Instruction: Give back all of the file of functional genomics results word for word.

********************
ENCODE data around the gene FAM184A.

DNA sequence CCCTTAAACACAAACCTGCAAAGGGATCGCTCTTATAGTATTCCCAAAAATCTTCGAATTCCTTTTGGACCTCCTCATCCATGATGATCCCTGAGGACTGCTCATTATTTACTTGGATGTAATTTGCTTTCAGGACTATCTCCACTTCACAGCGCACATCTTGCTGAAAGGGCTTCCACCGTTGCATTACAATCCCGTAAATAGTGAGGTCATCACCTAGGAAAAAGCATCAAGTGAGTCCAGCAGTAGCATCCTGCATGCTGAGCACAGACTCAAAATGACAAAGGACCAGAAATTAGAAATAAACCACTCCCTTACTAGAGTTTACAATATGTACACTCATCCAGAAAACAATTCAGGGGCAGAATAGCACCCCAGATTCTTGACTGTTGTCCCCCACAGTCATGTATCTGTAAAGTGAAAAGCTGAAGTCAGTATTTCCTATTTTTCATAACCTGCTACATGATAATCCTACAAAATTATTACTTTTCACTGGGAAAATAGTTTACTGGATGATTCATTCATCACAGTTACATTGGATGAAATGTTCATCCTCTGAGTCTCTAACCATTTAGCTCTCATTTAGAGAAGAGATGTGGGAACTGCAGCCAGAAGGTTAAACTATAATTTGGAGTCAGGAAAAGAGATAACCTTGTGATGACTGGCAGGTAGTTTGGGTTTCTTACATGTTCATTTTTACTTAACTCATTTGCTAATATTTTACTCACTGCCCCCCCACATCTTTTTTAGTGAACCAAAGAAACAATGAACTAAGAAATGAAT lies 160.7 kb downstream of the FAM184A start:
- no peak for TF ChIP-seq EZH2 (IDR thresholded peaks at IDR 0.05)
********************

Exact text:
ENCODE data around the gene FAM184A.

DNA sequence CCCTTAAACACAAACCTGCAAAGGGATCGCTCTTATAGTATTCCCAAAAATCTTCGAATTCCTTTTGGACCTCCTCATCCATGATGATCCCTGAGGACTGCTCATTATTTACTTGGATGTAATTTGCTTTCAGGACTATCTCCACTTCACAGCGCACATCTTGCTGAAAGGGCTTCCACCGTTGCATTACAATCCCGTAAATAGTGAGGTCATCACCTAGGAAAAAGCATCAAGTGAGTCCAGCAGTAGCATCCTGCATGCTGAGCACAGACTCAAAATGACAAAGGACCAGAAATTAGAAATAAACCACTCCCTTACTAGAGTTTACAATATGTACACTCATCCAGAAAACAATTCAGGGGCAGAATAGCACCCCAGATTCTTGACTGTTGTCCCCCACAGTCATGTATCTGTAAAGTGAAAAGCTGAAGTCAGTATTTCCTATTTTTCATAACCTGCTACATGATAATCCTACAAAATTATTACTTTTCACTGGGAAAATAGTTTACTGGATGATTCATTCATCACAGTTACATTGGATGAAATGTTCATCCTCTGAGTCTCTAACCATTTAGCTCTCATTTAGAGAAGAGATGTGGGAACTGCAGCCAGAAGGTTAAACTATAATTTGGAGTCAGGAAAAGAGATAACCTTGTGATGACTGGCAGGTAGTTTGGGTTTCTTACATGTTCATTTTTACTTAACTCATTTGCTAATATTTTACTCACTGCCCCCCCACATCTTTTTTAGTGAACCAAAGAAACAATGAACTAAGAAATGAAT lies 160.7 kb downstream of the FAM184A start:
- no peak for TF ChIP-seq EZH2 (IDR thresholded peaks at IDR 0.05)